The Anoka-Hennepin School Board has a unique approach to the rather serious problem of bullying and suicide in their district: deny that it exists. Although there have been nine student suicides in the past year and significant media coverage of first-hand reports of bullying, the School Board has chosen to set aside testimony from parents and students and instead rely on their paperwork to “discover” that none of the bullied students that killed themselves were bullied.
Monday night’s meeting of the Anoka-Hennepin School Board was a contentious one as the issue of bullying and suicide in the district again came up. The state’s largest school district opened an investigation into the suicides of nine students over the past year — some by students who were allegedly bullied for their sexual orientation — and said that it found no evidence that any of the nine were bullied. Students and parents criticized the district for its statement — at times the conversation devolved to shouting — while district officials said there’s not much they can do if students and parents don’t report incidents to the schools.
No one – not one living person affiliated with these schools who has even the slightest smidgen of honesty and decency – is unaware of the fact that gay kids are being tormented in the Anoka-Hennepin School District. But the School Board seems determined not to know about it. (Minnesota Independent)
Over the last 18 months, the district has been at the heart of the debate over LGBT-bullying. In late 2009, a high-profile investigation by the Minnesota Department of Human Rights found that two teachers in the district conspired to harass a student they thought was gay. The teachers went on leave, and the district paid $25,000 to the student.
Then, in July, the suicide death of gay 15-year-old Anoka student Justin Aaberg sparked an uproar. Parents, teachers and students held a series of press events and gave testimonials before the school board where advocates said that as many of four students took their lives at least in part because of bullying.
Carlson said that these statements by students, staff and parents at school board meetings weren’t truthful based on data from the district’s student services department.
“None of the suicides were connected to incidents of bullying,” said Supt. Dennis Carlson
“As we all try to heal from the pain of these deaths the continuation of inaccurate information is not helpful,” he said. “Once again we have no evidence that bullying played a role in any of our students deaths. In a few instances, people told the school board and district leaders that employees stood by while a student was bullied. These statements are also not true. We have no evidence of that occurring.”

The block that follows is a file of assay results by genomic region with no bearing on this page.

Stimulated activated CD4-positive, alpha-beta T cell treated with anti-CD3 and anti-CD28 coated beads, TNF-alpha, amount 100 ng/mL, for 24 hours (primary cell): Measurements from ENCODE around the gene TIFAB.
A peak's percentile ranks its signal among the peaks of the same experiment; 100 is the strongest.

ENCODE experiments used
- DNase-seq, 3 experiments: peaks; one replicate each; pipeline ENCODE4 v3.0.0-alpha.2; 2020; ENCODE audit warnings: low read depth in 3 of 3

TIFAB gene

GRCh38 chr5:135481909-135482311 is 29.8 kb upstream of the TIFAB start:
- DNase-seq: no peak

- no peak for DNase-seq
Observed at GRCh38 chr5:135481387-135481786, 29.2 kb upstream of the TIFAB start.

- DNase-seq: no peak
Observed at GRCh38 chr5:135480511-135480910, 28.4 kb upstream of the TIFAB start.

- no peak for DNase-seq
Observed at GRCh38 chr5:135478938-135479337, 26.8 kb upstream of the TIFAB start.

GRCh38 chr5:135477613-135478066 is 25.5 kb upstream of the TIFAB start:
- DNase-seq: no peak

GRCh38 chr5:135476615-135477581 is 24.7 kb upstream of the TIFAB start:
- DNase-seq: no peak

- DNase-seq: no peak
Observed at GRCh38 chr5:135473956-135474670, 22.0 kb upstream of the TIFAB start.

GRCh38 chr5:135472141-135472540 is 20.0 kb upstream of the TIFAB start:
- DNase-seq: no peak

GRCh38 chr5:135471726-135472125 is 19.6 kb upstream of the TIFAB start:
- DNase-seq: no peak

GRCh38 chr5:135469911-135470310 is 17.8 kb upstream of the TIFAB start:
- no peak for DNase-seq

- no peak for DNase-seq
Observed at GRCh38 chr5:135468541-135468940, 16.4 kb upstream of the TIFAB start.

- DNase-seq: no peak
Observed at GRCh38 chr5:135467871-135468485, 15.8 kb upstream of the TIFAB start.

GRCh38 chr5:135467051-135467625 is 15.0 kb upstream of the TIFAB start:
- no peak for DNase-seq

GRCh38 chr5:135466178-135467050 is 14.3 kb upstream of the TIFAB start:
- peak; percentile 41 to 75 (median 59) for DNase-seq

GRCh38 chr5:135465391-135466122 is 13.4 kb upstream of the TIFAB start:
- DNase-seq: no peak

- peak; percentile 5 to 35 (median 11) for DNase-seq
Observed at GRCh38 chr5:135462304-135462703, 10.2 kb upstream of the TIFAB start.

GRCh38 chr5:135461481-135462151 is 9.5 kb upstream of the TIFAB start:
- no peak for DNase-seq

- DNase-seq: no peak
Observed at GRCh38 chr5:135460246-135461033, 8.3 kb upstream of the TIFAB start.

Nor are they likely to get “evidence.” Because a policy actively discourages students from reporting bullying based on sexual orientation and teachers from discussing it.
From 1995 until February 2009 (yes, last year), the School Board policy was to ban teachers – including health staff – from referring to homosexuality “as a normal, valid lifestyle.” In 2009, this policy was changed for the better:
“Teaching about sexual orientation is not a part of the District adopted curriculum; rather, such matters are best addressed within individual family homes, churches, or community organizations. Anoka-Hennepin staff, in the course of their professional duties, shall remain neutral on matters regarding sexual orientation including but not limited to student led discussions.”
However, this is still well understood by teachers to continue to mean “don’t talk about this.” Any mention that Michelangelo was homosexual, or Alan Turing, or Harvey Milk, for that matter, was not “neutral.” So rather than risk punishment, teachers are forced to pretend that gay people don’t exist.
But worse, teachers assumed that stepping to stop anti-gay bullying – or even saying that such bullying was bad – was not “neutral” position. And, as Focus on the Family and other anti-gay activist groups have made clear, any opposition to anti-gay bullying is labeled “the homosexual agenda.” Nor did the district’s anti-bullying and anti-harassment policies include any mention of sexual orientation.
All of the discussion about not tormenting gay kids was “best addressed within individual family homes, churches, or community organizations” like the Parents Action League where it can be augmented with such messages as gay people choose to be gay, are pedophiles, are rife with horrible diseases, and die 20 years before good wholesome real people. And besides, the blame for the suicides is “a continuous onslaught of pro-homosexual diversity”, anyway.
So bullying is rampant. And teachers were left with no message from the School Board that they should stop it and a more than subtle hint that they should not get involved.
Nor are students likely to report it themselves. As one teacher told the Independent “any mention of homosexuality is supposed to cause the teacher to make a referral to the counselor or school psychologist.” Rather than be protected, the kid is presumed to need mental health advice.
Finally in October of this year, after fiery denunciations of the Board from the parents of dead children, the Board revised their anti-bullying and anti-harassment policies to list protected classes, including sexual orientation. But they angrily refuse to change the “neutrality” policy that silences any reference to gay people at all.
And the Board has dug in its heels and is absolutely refusing to acknowledge that anti-gay bullying really exists or that it is part of the problem of suicide in their district. The bullied children didn’t fill our the right paperwork, you see, so therefore it didn’t happen.
And that is enough for the Anoka-Hennepin School Board.